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Crude Economics
Saudis Speed Up in Game of Chicken With US Shale

Last month Saudi Arabia pumped more crude than at any point since we started keeping track, setting a record at a time when an oversupplied market has pushed the global price of crude well below the level Riyadh needs to balance its budget. Bloomberg reports:

The world’s biggest oil exporter pumped 10.564 million barrels a day in June, exceeding a previous record set in 1980, according to data the kingdom submitted to the Organization of Petroleum Exporting Countries. The group sees “a more balanced market” in 2016 as demand for its crude strengths and supply elsewhere falters […]

OPEC’s 12 members raised production by 283,200 barrels a day to a three-year high of 31.378 million a day last month, according to external estimates of output cited by the report. This data included a lower figure for Saudi production of 10.235 million barrels a day.

The price of crude is roughly half of what it was a year ago. That’s in large part due to booming production from within OPEC, but also from without, as American shale firms have threatened to knock the world’s petrostates off of their perch. The Saudis have pushed an OPEC strategy of inaction, hoping to squeeze those fracking companies out of the game by keeping production high (shale plays are much more expensive to plumb than conventional fields). Indeed, the FT suggests that may explain why the Saudis are keeping output so high, reporting that “Riyadh has said it wants market share to shift back to countries with the cheapest production.”

Meanwhile, we just learned that the country borrowed $4 billion over the past year to help cover its growing budget deficit. Saudi Arabia has set OPEC on a collision course with American shale, but it isn’t clear who’s going to blink first in this game of chicken. The fracking industry is finding new ways to cut costs and stay profitable even at today’s bargain prices. Meanwhile, OPEC member states are running deep into the red as they struggle to adjust to the bear market. For the U.S., the oil price decline challenged the industry to trim the fat and innovate anew; for the world’s petrostates, that plunge is threatening the finances of ruling regimes.

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  • Proud Skeptic

    Wow! This is exciting. I can remember sitting in gas lines back in the 70’s. Nothing is forever!

  • Jacksonian_Libertarian

    I like it, modern civilization is built on energy replacing muscle power. When the cost of that energy goes down, everyone is richer. Well, at least those not dependent on the price of energy, which is almost everyone. As I have said many times, it is the “Feedback of Competition” which forces continuous improvements in Quality, Service, and Price in free markets. So I sincerely hope OPEC will keep trying to compete, as mankind will be the primary beneficiary.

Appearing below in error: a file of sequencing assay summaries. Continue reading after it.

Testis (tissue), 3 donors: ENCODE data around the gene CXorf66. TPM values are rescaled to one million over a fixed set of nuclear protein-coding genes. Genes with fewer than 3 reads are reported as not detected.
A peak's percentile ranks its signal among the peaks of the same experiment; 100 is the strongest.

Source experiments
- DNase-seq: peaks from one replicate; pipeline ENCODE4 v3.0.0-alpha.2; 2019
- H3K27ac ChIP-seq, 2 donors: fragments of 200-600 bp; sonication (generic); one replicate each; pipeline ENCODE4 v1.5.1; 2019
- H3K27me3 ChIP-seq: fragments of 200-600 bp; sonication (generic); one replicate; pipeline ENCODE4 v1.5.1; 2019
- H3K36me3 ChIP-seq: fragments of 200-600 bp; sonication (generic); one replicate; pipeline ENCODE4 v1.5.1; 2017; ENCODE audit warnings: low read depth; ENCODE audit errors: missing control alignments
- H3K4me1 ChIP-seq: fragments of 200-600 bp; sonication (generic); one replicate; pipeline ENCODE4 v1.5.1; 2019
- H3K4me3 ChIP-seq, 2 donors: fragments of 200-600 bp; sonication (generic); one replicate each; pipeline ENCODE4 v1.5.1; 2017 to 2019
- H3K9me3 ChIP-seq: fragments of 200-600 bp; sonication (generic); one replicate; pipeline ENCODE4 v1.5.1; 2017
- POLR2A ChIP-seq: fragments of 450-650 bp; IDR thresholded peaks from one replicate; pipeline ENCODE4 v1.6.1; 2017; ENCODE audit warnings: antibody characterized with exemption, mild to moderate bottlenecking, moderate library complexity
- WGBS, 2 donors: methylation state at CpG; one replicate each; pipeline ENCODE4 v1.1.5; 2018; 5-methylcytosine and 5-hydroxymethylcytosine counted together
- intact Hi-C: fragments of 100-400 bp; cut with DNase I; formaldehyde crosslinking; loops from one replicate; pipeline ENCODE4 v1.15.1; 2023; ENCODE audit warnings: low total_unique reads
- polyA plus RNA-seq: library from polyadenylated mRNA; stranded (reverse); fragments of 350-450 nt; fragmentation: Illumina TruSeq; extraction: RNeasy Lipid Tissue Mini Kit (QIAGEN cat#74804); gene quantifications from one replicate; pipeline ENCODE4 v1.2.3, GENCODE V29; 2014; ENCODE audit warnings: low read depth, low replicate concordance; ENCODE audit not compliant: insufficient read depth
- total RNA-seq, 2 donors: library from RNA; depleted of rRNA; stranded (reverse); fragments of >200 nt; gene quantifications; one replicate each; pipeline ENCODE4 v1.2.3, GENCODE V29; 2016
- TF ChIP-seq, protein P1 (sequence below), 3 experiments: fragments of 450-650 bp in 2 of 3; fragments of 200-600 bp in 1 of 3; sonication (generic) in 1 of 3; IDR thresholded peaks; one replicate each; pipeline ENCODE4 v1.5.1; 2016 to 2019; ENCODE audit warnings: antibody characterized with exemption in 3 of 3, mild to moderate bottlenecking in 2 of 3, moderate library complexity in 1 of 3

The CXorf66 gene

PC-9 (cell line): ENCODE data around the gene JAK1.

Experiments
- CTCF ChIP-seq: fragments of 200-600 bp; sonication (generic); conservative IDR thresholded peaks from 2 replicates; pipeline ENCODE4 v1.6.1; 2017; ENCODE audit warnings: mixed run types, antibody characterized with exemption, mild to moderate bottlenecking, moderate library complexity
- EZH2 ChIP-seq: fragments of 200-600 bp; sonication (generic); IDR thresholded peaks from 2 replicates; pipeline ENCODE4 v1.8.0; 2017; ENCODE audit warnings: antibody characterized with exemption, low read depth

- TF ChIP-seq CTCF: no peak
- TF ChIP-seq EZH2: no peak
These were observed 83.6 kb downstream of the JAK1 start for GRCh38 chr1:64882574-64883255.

• Pete

    What is SA thinking? The U.S. shale operators are diverse and many. They can shutdown wells that are not cost effective only to quickly open many of them back up again if and when the price of oil/gas rebounds.

    If SA’s strategy is to defeat U.S. fracking and not something else, it is a war they can’t win.

    • Andrew Allison

      The question is, what is TAI thinking. As I’ve written before, there is precisely zero evidence that US shale producers are the target. The Saudis have made it clear that their objective is to maintain their share of the OPEC market. The TAI thesis rest on the ridiculous proposition that the Saudis are too stupid to grasp what you point out.

      • fastrackn1

        I agree with you on this.
        I can’t imagine that SA with all it’s money and power, doesn’t have many operatives here, even working in our oil fields and oil industry, sending continuous info back to them to keep them updated on exactly what is going on here in our fields, and our oil industry as a whole. I doubt they are that inept.

        Just because something is written in TAI, that doesn’t make it so….

        • Andrew Allison

          Well yes, but when it keeps repeating something which is clearly nonsense . . . .

          • fastrackn1

            I also wish they would stop writing about the driverless car revolution that is ‘supposedly’ just around the corner.

          • Andrew Allison

            Not to mention telecommuting [grin]

          • Kevin

            The Saudi motives don’t have to be either or. With growth slowing in China projected demand has not materialized there. The Saudis wanted to maintain or expand market share to offset the drop in rev/unit. That doing so would hurt US shale producers and thus cut back on production was an attractive feature of thus approach. As woukd the fact that it would hurt their enemies in Iran. But no one of these motives was necessary – their motivation to do this was overdetermined.

      • CaliforniaStark

        Pretty obvious, isn’t it. Right now Saudi Arabia and Iran are at war; which is being fought largely through their proxies in Iraq, Syria, Lebanon and Yemen. In Yemen and Iraq, there is a direct involvement of the Saudi and Iranian armed forces respectively. Winning this war is paramount to the survival of the Saudi state. Keeping oil prices low hurts Iran; while Saudi Arabia can still make a profit. Am seeing continued American oil production actually being beneficial to Saudi Arabia’s war strategy.

  • rheddles

    Saudis Speed Up in Game of Chicken With US Shale Iran as rumors of nuclear agreement bloom like a thousand flowers.

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